Remote working is likely to persist even once a Covid-19 vaccine is found, as companies shift their priorities in order to “find the best talent wherever it exists”, according to Polar Capital’s Ben Rogoff, who said he is “a believer in the new normal”.
Rogoff, who manages the £3bn Polar Capital Technology Trust (PCT), said remote working, a practice many firms have adopted during the pandemic-induced worldwide lockdowns, "must persist" in the absence of a vaccine.
He noted, though, that with the need of "a critical mass of people to return to the workplace for collaboration to happen", this period of home-working is likely to continue for longer. "My sense is that there is no going back to that old world," he said, noting that a recent survey from Gartner showed 48% of companies think more than 10% of the workforce will remain remote workers.
Rogoff told Investment Week: "You do have to worry about the role of cities, mass transportation systems; people's behaviours are likely to be forever altered by this period, and why should that be different for companies?
"Why do we all locate to very expensive areas and expect to put people under the same roof? We are not going to a world where nobody goes to an office ever again, but in the absence of a vaccine I think that this new normal must persist.
"After a vaccine is found then I suspect we will have permanent amounts of work being done remotely and that will allow companies to find the best talent wherever it exists. It might be the most democratising thing of all time. People are living in poorer continents or remotely can access the same potential job as people that live in London.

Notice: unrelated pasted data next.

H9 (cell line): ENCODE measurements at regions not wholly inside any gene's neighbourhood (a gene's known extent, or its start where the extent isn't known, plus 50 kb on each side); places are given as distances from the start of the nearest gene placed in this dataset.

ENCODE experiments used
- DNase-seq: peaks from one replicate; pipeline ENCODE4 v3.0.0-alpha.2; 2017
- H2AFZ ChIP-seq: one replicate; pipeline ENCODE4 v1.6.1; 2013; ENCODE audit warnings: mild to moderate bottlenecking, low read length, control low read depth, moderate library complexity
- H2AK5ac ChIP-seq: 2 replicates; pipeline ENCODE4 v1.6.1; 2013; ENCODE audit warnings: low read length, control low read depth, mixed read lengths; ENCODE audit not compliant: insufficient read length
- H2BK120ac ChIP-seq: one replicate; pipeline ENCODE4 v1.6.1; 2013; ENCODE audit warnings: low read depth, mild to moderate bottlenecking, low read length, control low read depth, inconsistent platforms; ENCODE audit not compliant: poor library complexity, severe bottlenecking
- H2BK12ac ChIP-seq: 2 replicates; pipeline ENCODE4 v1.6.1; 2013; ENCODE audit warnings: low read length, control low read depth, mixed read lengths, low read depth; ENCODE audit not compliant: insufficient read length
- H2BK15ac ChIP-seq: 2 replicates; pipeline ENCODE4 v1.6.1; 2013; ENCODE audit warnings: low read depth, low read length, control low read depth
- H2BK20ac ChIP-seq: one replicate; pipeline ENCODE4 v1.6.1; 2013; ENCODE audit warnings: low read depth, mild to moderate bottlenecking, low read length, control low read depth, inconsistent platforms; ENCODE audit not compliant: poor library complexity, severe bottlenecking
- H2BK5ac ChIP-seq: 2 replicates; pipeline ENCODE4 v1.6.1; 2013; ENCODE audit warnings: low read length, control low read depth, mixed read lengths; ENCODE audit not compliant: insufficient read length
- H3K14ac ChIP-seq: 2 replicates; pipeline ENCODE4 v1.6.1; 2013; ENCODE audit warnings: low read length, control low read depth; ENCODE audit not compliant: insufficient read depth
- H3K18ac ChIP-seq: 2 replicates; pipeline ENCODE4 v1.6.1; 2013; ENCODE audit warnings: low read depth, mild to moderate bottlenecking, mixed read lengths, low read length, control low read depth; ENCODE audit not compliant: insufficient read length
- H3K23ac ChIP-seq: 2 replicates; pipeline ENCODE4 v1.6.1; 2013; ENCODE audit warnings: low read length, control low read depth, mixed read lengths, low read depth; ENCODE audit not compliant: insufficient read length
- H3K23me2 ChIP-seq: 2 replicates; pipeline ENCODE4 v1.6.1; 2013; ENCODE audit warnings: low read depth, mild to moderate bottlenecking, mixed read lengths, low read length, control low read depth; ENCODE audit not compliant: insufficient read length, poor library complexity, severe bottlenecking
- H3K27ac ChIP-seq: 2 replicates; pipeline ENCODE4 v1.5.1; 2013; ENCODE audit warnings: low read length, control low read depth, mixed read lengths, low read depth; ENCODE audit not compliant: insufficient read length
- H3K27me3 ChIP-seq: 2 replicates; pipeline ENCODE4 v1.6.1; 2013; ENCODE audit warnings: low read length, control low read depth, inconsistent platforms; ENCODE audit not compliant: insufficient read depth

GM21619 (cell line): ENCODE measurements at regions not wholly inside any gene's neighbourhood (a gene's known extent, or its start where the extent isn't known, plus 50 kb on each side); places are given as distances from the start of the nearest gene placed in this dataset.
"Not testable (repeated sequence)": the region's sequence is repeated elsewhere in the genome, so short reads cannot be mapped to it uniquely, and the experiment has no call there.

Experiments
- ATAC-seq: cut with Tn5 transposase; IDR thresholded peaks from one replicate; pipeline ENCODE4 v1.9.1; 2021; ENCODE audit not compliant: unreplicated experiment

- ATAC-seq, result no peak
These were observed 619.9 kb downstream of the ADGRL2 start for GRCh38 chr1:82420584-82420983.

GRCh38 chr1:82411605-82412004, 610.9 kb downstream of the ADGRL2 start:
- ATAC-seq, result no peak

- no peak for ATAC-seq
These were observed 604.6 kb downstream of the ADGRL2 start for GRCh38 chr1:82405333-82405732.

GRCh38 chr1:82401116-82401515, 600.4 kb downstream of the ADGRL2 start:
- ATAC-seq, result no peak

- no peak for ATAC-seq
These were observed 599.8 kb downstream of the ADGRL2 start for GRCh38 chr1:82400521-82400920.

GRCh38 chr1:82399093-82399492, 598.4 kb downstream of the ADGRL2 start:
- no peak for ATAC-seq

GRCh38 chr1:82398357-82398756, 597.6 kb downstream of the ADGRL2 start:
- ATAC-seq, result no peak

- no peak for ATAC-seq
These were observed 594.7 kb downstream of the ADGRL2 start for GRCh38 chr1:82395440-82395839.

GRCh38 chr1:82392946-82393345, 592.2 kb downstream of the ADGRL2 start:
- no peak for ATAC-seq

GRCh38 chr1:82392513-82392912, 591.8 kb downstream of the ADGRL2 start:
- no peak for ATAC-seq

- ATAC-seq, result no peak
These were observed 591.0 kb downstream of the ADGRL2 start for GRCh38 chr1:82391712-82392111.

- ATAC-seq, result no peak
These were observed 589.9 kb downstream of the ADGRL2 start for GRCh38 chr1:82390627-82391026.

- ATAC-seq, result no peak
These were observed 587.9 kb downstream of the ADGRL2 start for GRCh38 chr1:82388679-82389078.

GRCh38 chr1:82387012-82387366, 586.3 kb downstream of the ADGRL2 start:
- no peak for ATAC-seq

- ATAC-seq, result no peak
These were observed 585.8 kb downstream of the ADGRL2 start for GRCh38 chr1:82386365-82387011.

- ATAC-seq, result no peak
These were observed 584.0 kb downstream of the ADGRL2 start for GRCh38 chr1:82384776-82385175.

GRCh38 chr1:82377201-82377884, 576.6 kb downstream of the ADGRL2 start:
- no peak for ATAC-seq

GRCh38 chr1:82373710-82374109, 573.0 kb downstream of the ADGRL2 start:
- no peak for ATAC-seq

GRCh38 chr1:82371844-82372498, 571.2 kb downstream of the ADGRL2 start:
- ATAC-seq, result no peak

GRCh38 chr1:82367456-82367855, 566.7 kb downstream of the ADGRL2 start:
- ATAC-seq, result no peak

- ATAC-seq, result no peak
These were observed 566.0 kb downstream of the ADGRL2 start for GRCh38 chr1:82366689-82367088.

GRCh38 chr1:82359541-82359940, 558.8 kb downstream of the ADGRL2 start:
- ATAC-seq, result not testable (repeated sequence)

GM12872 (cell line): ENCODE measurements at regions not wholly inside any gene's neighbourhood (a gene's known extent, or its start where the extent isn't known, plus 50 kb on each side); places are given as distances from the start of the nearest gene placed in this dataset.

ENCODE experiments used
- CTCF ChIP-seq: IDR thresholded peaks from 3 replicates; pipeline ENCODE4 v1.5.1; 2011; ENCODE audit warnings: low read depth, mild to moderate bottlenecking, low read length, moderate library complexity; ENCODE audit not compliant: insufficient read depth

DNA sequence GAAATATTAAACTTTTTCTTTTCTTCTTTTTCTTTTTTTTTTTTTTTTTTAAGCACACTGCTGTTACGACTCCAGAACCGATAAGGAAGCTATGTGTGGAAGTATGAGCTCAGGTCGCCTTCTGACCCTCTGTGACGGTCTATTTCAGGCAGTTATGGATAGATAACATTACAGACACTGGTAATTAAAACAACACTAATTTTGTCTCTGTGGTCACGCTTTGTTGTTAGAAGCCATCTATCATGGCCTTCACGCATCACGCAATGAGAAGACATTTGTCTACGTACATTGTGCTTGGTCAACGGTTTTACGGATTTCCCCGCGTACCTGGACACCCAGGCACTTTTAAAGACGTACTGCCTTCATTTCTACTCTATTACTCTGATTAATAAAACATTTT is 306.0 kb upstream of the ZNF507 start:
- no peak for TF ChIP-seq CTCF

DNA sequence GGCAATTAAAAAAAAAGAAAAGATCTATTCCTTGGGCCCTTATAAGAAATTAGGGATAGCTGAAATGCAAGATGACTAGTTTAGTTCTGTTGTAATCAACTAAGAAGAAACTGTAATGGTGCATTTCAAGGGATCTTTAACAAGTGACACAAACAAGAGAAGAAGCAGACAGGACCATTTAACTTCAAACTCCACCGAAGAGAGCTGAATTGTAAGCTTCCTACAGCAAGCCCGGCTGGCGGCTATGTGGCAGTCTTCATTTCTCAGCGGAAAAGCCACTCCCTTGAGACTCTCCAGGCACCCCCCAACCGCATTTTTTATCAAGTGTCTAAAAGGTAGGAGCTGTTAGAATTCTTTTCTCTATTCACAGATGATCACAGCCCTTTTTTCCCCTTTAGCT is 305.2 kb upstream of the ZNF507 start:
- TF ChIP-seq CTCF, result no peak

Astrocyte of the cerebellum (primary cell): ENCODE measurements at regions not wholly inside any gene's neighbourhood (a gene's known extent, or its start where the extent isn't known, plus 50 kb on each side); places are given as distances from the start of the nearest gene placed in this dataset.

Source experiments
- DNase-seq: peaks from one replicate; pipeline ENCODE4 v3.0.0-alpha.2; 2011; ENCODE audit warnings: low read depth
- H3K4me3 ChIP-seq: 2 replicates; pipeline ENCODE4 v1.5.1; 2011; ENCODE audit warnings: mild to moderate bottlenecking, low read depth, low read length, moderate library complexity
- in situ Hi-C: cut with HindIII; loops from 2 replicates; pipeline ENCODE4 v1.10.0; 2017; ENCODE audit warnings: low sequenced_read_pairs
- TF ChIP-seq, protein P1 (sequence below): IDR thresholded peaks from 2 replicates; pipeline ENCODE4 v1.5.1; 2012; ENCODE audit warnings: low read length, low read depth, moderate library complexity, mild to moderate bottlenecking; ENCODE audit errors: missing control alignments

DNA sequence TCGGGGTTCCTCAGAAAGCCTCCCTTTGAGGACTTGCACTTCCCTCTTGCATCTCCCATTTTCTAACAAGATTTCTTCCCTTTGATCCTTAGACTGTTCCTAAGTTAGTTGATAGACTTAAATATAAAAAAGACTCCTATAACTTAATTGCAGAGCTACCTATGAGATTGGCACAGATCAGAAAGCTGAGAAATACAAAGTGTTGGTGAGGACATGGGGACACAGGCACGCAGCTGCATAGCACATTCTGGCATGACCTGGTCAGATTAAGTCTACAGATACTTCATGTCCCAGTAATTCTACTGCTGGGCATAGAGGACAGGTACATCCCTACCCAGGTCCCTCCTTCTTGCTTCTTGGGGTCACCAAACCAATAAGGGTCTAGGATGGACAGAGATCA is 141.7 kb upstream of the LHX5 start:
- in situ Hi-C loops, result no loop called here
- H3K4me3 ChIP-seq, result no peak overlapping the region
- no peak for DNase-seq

"In the end, behaviours change because the new way of doing things is better than the old way."
Significant portfolio shift
Speaking after the publication of PCT's annual results, during which time the trust returned 31% in share price total return terms, Rogoff said his team had changed the portfolio "quite significantly" in February and March, as the severity of the coronavirus became evident.
The manager said he reduced the trust's macro sensitivity by selling firms such as PROS, a software provider to the travel industry, and Dolby, a long-term holding that has high exposure to cinemas.
He also reduced exposure to any firm with "a slightly less-strong balance sheet", like semiconductor maker Analog Devices and process manufacturer Aspen Technology.
While the team clearly got a lot right, Rogoff admitted that "not all of what we did was right". "I am not aware that anybody had a pandemic playbook."
One such example was the sale of online dating behemoth Match.com, which Rogoff thought would suffer. "We just assumed that if people were going out less, dating would suffer, and actually the platform has been a real beneficiary of people being locked down."